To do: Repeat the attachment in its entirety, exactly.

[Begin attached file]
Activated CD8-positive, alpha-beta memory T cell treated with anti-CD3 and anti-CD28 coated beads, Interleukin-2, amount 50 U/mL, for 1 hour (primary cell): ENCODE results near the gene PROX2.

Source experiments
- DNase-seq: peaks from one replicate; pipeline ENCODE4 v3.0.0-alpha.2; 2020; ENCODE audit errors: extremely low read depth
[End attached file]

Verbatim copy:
Activated CD8-positive, alpha-beta memory T cell treated with anti-CD3 and anti-CD28 coated beads, Interleukin-2, amount 50 U/mL, for 1 hour (primary cell): ENCODE results near the gene PROX2.

Source experiments
- DNase-seq: peaks from one replicate; pipeline ENCODE4 v3.0.0-alpha.2; 2020; ENCODE audit errors: extremely low read depth